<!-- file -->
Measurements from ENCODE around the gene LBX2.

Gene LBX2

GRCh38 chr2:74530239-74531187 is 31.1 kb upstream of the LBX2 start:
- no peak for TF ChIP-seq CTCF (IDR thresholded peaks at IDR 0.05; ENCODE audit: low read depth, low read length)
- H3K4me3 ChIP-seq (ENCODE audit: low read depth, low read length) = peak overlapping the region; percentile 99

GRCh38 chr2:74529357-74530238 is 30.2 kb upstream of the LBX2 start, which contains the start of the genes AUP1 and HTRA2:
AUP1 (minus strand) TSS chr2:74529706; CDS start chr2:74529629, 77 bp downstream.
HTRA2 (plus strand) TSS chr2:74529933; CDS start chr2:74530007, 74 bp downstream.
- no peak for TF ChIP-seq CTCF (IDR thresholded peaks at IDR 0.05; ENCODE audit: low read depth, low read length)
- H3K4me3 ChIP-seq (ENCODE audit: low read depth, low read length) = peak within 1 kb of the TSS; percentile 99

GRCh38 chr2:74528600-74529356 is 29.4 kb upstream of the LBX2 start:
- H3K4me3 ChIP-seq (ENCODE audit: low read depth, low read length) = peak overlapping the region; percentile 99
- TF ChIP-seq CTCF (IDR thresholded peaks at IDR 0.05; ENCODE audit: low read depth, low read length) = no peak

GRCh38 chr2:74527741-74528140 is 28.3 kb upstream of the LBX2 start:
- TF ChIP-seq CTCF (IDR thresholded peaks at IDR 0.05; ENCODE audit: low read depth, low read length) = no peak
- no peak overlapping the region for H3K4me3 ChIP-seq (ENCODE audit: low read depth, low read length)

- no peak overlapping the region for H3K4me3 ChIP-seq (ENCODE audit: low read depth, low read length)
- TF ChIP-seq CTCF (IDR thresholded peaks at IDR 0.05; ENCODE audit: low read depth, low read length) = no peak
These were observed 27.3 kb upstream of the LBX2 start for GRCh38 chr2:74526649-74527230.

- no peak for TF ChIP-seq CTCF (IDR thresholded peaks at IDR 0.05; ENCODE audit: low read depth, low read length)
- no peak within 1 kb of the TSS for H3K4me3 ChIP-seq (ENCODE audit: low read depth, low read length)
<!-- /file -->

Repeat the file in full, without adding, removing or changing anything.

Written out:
Measurements from ENCODE around the gene LBX2.

Gene LBX2

GRCh38 chr2:74530239-74531187 is 31.1 kb upstream of the LBX2 start:
- no peak for TF ChIP-seq CTCF (IDR thresholded peaks at IDR 0.05; ENCODE audit: low read depth, low read length)
- H3K4me3 ChIP-seq (ENCODE audit: low read depth, low read length) = peak overlapping the region; percentile 99

GRCh38 chr2:74529357-74530238 is 30.2 kb upstream of the LBX2 start, which contains the start of the genes AUP1 and HTRA2:
AUP1 (minus strand) TSS chr2:74529706; CDS start chr2:74529629, 77 bp downstream.
HTRA2 (plus strand) TSS chr2:74529933; CDS start chr2:74530007, 74 bp downstream.
- no peak for TF ChIP-seq CTCF (IDR thresholded peaks at IDR 0.05; ENCODE audit: low read depth, low read length)
- H3K4me3 ChIP-seq (ENCODE audit: low read depth, low read length) = peak within 1 kb of the TSS; percentile 99

GRCh38 chr2:74528600-74529356 is 29.4 kb upstream of the LBX2 start:
- H3K4me3 ChIP-seq (ENCODE audit: low read depth, low read length) = peak overlapping the region; percentile 99
- TF ChIP-seq CTCF (IDR thresholded peaks at IDR 0.05; ENCODE audit: low read depth, low read length) = no peak

GRCh38 chr2:74527741-74528140 is 28.3 kb upstream of the LBX2 start:
- TF ChIP-seq CTCF (IDR thresholded peaks at IDR 0.05; ENCODE audit: low read depth, low read length) = no peak
- no peak overlapping the region for H3K4me3 ChIP-seq (ENCODE audit: low read depth, low read length)

- no peak overlapping the region for H3K4me3 ChIP-seq (ENCODE audit: low read depth, low read length)
- TF ChIP-seq CTCF (IDR thresholded peaks at IDR 0.05; ENCODE audit: low read depth, low read length) = no peak
These were observed 27.3 kb upstream of the LBX2 start for GRCh38 chr2:74526649-74527230.

- no peak for TF ChIP-seq CTCF (IDR thresholded peaks at IDR 0.05; ENCODE audit: low read depth, low read length)
- no peak within 1 kb of the TSS for H3K4me3 ChIP-seq (ENCODE audit: low read depth, low read length)